Ryn The Guardian Melberg made observations and recommendations about corporate governance and the negative impact to employees, customers, shareholders and other stakeholders to her podcast audience this week, May 18, 2015. Her opinions and suggestions were based on recent events and published articles about Dow Chemical CEO Andrew Liveris and NFL quarterback Tom Brady.
To hear her weekly podcast, go to iTunes (https://goo.gl/DLWBjO), Soundcloud, or Stitcher. Melberg has a great deal of experience managing and consulting on issues about the risk shareholders are exposed to when corporate boards of directors and senior leaders are negligent in the care they take with company owned assets. The examples of both Liveris and quarterback Brady are the latest as Melberg previously talked about the situation with the board at Wynn Resorts, and the vacation cruise industry.
Dow’s Andrew Liveris is one of the more high profile corporate leaders anywhere. The article in Forbes (http://www.reuters.com/investigates/special-report/dow/) states that there were many years of impropriety by Liveris and complacency on the part of those charged with overseeing the behavior of all employees at Dow, including the CEO. Most significant, according to Melberg, was the retraction of shareholder statements.
The article reported that there were auditors at Dow who reported concerns to company officials. But the failure, according to Melberg, was the lack of action taken by anyone at the company. “Even when one of the auditors had to retract statements to shareholders because of executive compensation, there was no action taken by the board. That’s what should concern people most.”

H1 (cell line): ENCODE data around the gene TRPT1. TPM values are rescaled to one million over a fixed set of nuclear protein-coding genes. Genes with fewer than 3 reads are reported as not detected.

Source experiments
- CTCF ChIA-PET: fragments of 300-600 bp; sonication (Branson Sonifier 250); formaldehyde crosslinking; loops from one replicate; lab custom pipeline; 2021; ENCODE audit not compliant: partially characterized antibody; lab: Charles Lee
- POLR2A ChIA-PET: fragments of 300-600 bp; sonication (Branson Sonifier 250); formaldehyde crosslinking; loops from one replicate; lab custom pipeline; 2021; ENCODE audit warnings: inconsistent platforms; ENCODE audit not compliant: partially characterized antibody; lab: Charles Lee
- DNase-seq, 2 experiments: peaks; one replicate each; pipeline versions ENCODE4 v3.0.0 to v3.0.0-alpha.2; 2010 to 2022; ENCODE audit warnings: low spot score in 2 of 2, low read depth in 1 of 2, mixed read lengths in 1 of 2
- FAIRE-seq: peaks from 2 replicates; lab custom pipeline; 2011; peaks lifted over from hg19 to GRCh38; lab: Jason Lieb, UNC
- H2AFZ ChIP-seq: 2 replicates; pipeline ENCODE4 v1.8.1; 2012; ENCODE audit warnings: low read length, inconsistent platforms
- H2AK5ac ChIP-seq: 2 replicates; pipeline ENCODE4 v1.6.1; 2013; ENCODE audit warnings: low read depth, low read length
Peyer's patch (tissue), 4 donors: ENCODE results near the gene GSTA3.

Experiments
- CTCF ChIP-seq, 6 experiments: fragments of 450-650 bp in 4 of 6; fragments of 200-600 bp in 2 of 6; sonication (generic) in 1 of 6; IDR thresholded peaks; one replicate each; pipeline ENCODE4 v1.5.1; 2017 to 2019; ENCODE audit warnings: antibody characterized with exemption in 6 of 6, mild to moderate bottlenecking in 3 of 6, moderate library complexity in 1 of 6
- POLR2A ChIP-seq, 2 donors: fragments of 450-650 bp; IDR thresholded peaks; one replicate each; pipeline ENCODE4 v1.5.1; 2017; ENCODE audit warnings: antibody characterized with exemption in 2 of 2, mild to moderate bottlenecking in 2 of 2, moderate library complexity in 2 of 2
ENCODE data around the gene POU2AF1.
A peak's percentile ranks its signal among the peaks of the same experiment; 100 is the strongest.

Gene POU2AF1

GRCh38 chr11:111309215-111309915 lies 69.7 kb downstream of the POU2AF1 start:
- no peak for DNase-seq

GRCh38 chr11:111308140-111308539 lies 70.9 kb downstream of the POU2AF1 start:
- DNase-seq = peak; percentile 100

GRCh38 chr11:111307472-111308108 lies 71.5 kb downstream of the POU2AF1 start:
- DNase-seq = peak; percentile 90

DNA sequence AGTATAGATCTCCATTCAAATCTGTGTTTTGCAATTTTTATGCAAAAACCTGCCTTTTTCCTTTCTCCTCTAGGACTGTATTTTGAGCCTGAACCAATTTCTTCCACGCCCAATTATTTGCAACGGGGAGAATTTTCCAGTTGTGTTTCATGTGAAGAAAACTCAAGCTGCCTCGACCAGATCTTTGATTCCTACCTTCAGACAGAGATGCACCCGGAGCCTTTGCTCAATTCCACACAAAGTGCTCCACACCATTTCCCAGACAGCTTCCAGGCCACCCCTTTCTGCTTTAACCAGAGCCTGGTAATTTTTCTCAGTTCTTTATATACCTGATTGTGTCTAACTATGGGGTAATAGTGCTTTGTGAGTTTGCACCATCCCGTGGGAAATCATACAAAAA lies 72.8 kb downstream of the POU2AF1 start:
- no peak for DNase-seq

While Liveris repaid the company $719,923.00 for personal expenses in 2011 (according to the Reuters article), the fact that this was not based on a single instance or single audit was concerning. “The struggle is that there are instances reported both before and after the shareholder statement(s) revision,” she said. Melberg also pointed out the tax implications of Liveris’ alleged misreporting of personal and business expenses. “If he took things as perks, those are taxable because they are considered income,” she said.
As a remedy, Melberg prescribes action by shareholders. “I’m always surprised at how many shareholders are turning their proxies over,” she said. There is hope however in the form of activist shareholders. “People like this on boards are known for having a low tolerance for poor governance,” Melberg said. “Companies with strong governance have a better financial record than those that do not. They have ownership of how the company performs, especially at companies that use Agile methodologies.”
Melberg says that situations like the one at Dow are not that unusual. “I worked with a company where the CEO was financing an affair with a co-worker,” Melberg said. While Melberg stated that the amount of money he used was small, he was removed from his job and lost stock and compensation worth $22 million. “It sent a very strong message to everyone else that the company took governance issues seriously.” Melberg stated that part of governance was for company leaders to “model good behavior” and create the right kind of atmosphere at a company; one where financial or ethical slip ups would not be tolerated.
Maybe Tom Brady Is Not That Good
Even in sports and the scandal with Lance Armstrong, Tom Brady and the New England Patriots, we see smart, talented people who do not have to bend the rules to be successful at all, do so. What causes this?
“It’s hard to say,” Melberg mused. “In the case of Dow, and based on his public statements, it sounds like an incredible sense of entitlement by Liveris,” Melberg said. “Brady has always been on a team with cheating scandals and never played for any other. So I’m not sure if Brady could succeed on team where cheating was not part of the landscape”. It leaves fans to wonder if Brady would do as well if he played for another team. “Maybe he’s not that good and needs an unfair advantage,” Melberg proposed.